Study shows children of color, particularly immigrants, face post-recession chronic poverty
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A new study out today finds that the children of immigrants, especially immigrants of color, face persistent challenges to educational and economic success. The study is from the Annie E. Casey Foundation, a philanthropic organization devoted to at-risk children.
Roughly one in four children in an immigrant family lives below the federal poverty line. Laura Speer of the Casey Foundation said all kinds of factors contribute to that — for example immigrant parents working for lower wages and language barriers in schools.
“The child is less likely to have a parent who has at least a high school diploma than the average child in a U.S.-born family,” Speer said.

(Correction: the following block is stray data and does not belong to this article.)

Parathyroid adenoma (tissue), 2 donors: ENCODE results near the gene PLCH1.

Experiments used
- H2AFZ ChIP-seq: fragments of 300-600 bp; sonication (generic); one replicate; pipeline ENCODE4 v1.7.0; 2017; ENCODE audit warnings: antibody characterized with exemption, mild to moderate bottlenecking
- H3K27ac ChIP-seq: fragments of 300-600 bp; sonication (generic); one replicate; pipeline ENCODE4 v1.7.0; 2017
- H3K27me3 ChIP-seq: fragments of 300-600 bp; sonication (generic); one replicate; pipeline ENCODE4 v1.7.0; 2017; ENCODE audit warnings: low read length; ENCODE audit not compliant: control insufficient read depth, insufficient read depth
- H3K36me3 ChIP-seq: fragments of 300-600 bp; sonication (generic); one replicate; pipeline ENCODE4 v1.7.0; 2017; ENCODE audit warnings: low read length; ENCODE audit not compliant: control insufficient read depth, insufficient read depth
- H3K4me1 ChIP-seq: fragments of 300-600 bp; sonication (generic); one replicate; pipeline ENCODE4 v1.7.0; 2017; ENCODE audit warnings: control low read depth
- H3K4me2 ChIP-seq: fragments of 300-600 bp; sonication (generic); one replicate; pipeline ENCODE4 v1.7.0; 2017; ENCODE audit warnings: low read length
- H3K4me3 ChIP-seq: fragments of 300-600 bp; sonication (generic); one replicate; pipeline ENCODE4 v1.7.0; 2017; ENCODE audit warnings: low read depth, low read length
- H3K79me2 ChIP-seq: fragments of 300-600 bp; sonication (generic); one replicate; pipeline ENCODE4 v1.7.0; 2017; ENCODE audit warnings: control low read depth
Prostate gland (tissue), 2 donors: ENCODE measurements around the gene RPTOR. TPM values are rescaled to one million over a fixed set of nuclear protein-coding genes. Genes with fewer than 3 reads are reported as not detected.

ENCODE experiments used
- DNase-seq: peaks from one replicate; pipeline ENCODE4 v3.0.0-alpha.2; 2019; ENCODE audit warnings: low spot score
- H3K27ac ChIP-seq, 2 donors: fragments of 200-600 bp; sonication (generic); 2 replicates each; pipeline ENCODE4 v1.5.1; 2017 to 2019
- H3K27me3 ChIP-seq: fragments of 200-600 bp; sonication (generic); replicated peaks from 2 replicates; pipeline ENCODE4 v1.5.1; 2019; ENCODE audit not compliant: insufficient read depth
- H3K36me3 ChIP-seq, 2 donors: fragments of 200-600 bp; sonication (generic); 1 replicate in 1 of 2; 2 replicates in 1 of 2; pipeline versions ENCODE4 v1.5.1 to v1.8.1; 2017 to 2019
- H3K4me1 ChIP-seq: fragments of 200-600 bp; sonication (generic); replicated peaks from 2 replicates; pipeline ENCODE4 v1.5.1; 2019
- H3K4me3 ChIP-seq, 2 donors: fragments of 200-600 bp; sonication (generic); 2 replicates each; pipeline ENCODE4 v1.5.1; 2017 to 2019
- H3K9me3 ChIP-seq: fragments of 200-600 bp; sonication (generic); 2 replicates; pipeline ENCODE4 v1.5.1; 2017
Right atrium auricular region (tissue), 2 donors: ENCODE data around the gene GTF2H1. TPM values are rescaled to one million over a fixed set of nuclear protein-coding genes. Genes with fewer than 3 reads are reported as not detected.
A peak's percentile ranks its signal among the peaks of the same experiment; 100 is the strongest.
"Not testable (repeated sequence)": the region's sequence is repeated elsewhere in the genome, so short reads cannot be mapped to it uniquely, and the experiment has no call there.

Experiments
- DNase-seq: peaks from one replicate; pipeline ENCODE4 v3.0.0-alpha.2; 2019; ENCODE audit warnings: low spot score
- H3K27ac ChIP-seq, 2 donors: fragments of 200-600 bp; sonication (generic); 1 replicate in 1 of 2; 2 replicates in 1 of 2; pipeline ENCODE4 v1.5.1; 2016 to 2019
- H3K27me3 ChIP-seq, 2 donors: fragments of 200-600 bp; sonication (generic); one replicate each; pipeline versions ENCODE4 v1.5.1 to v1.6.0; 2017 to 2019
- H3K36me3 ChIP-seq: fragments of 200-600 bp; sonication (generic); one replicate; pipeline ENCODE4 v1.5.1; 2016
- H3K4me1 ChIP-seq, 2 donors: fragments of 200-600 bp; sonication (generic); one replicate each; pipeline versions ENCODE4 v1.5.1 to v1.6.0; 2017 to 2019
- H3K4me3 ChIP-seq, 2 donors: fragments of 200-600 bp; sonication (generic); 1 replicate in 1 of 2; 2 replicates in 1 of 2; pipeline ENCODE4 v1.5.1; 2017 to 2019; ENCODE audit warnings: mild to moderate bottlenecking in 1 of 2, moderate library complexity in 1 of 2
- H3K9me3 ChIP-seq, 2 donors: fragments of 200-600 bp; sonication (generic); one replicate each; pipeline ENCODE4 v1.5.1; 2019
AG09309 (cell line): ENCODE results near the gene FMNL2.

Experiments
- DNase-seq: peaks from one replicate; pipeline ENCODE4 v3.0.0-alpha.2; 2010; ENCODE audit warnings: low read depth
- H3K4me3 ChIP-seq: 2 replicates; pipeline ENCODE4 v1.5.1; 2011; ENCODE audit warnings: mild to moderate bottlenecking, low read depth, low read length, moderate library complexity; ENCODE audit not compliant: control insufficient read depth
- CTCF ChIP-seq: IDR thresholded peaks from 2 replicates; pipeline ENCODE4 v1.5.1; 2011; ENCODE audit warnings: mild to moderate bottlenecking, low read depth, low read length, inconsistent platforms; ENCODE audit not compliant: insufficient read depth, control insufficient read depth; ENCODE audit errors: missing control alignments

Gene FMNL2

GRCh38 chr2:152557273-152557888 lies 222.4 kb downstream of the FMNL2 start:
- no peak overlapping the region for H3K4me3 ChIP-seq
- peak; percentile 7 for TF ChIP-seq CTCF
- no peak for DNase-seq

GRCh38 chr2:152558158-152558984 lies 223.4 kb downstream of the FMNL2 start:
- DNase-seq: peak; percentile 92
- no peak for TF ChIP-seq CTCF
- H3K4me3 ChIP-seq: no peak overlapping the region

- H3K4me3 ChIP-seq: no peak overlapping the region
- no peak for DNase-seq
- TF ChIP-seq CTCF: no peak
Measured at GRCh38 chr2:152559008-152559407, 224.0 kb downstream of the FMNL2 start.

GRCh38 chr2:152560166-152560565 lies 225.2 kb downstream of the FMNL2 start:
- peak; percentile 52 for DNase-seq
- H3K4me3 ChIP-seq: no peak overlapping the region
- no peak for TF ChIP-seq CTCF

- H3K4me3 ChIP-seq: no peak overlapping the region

And they face barriers into young adulthood that other groups don’t even really consider.
“I just received an email from a University of Maryland student,” said Maritza Solano, director of education at CASA, an advocacy group for Latino immigrants. The young woman who emailed her is a first-generation Latina college student. She’s an American citizen and should qualify for student loans. But because her parents are undocumented, “her parents can’t prove that they have income,” Solano said. That means the young woman can’t prove she qualifies, and may have to leave school.
The Casey Foundation report recommends several targeted strategies to address problems like this and other barriers that immigrant families face.
Those recommendations include immigration reform that focuses on not separating families through deportation and provides children in immigrant families with a quality K-12 education. According to the report, children of color are more likely to attend schools that do not have the necessary resources to meet all student needs. The report also recommends that policymakers enact legislation which would support economic opportunities for low-income families.
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